McConnell Stalls Republican Obamacare Fix, Bewilders Trump


Nearly 6 in 10 people think the Republicans should work with Democrats to improve the health law.

The GOP-controlled Senate failed to pass a health bill before it left for a summer break last week.

In fact, says the report, the majority of Americans think that health insurance companies charging higher premiums in certain marketplaces will have a negative impact on them and their family, while fewer (31 percent) say it will have no impact.

And by almost 2-to-1, most say it's good that the Senate rejected the GOP repeal-and-replace bill last month. The House Freedom Caucus filed a petition to force a vote if it is signed by 218 lawmakers, which seems unlikely because of GOP divisions and Democratic opposition.

While some have speculated that picking a fight with McConnell is unsafe, particularly because McConnell controls the Senate's agenda, Paul said he didn't think the public feud would deteriorate their relationship or the relationship Trump has with Congress.

Trump has been publicly browbeating Senate Majority Leader Mitch McConnell, R-Ky., to continue trying to pass legislation tearing down Obama's 2010 overhaul. Citing the "reality of the complexity of legislating" and the president's inexperience in government, McConnell said that he found criticism of the lack of progress "extremely irritating". The show of support came from moderates and conservatives.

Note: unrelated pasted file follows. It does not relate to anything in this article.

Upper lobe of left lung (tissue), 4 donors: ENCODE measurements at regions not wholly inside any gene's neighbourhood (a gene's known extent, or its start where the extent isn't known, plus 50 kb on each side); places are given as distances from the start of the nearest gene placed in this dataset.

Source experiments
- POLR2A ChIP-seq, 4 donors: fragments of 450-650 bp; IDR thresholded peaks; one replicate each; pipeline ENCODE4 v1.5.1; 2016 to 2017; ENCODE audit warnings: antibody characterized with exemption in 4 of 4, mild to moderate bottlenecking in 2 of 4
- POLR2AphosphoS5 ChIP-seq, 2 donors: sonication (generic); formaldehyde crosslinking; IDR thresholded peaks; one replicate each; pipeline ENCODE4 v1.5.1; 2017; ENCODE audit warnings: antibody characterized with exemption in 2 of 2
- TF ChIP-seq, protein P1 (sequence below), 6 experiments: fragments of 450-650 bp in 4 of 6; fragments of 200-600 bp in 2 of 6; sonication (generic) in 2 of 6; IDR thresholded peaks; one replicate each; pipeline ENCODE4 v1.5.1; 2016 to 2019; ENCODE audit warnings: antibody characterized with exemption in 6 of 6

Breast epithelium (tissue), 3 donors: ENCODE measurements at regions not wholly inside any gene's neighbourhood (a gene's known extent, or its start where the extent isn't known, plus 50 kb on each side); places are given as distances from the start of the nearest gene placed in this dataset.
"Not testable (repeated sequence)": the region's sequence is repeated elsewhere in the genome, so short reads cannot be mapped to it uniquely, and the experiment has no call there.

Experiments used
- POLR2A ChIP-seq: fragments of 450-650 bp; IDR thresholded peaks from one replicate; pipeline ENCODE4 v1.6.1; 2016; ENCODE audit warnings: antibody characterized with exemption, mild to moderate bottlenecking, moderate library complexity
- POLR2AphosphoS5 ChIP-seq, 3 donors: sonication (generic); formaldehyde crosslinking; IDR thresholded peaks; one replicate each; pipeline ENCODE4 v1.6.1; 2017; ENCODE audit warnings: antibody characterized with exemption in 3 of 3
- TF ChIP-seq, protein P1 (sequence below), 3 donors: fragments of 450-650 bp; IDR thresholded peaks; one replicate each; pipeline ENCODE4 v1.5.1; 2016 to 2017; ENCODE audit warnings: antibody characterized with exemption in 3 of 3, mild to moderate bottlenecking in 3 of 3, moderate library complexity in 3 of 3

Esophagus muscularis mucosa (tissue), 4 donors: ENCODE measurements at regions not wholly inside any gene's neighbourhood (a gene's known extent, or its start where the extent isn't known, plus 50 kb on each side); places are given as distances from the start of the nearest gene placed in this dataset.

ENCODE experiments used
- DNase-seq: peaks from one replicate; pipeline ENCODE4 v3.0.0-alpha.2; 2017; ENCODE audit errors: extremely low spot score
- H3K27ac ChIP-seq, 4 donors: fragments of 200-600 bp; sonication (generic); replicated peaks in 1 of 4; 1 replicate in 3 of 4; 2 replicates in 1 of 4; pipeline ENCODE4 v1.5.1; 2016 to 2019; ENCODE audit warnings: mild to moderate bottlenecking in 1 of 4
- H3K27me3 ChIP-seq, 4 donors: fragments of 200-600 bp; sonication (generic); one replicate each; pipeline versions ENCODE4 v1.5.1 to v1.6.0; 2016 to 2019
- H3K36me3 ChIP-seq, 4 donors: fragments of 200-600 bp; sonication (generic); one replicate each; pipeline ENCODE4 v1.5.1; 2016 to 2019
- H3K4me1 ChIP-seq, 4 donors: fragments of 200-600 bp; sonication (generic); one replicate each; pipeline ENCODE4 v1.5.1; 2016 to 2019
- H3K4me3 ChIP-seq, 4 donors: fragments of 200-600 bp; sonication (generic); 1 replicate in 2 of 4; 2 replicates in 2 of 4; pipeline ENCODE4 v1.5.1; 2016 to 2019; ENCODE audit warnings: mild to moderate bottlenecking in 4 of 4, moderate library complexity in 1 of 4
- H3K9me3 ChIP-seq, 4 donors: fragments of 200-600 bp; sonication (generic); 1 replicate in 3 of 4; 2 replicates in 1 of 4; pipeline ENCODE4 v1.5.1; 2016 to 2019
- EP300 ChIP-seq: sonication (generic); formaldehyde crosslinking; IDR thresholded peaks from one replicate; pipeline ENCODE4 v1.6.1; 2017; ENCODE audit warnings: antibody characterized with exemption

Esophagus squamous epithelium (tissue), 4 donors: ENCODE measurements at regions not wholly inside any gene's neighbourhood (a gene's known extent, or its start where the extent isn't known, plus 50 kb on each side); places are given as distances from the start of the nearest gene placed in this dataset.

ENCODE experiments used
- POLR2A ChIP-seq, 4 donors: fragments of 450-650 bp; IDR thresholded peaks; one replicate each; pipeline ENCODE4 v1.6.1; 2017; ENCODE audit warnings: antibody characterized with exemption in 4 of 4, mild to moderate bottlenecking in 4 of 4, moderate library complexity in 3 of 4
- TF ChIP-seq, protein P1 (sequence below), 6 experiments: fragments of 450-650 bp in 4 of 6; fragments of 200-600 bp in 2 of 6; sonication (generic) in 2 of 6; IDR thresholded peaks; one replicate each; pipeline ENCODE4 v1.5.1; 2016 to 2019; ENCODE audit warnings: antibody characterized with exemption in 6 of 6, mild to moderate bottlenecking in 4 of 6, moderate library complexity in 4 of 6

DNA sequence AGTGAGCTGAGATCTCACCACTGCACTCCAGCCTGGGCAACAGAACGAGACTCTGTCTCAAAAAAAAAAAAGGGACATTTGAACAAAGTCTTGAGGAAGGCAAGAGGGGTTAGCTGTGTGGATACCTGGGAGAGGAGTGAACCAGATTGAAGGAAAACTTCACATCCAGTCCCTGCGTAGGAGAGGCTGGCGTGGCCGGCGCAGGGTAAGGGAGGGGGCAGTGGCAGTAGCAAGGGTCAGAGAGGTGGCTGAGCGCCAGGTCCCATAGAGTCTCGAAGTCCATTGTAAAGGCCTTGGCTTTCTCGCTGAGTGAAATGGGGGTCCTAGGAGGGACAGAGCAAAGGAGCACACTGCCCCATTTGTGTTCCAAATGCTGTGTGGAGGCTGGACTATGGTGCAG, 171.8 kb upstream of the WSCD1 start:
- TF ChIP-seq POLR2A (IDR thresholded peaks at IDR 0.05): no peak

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A large majority of the public disapproves of Trump's suggestion that Republicans "let Obamacare implode" and move on to other policy priorities - 78% of those polled said Trump should do what he can to make the law work.

Just 21 percent of respondents — but 49 percent of Republicans — want the GOP to continue working on a plan to repeal and replace Obamacare, the survey said. Most of those who say it is a good thing say they do not want the law repealed at all (34% of the public overall), while fewer (23% of the public overall) say it is because they had concerns with the specific bill being debated.

Trump has suggested steps like halting subsidies to insurers who reduce out-of-pockets health costs for millions of consumers. There has been a 9-percentage-point increase in people who hold a favorable view since November.

Kaiser contacted 1,211 adults for this survey from August 1 to 6 via landline and cellphone calls.

Designed and analyzed by public opinion researchers at the Kaiser Family Foundation, the poll was conducted from August 1 - 6 among a nationally representative random digit dial telephone sample of 1,211 adults.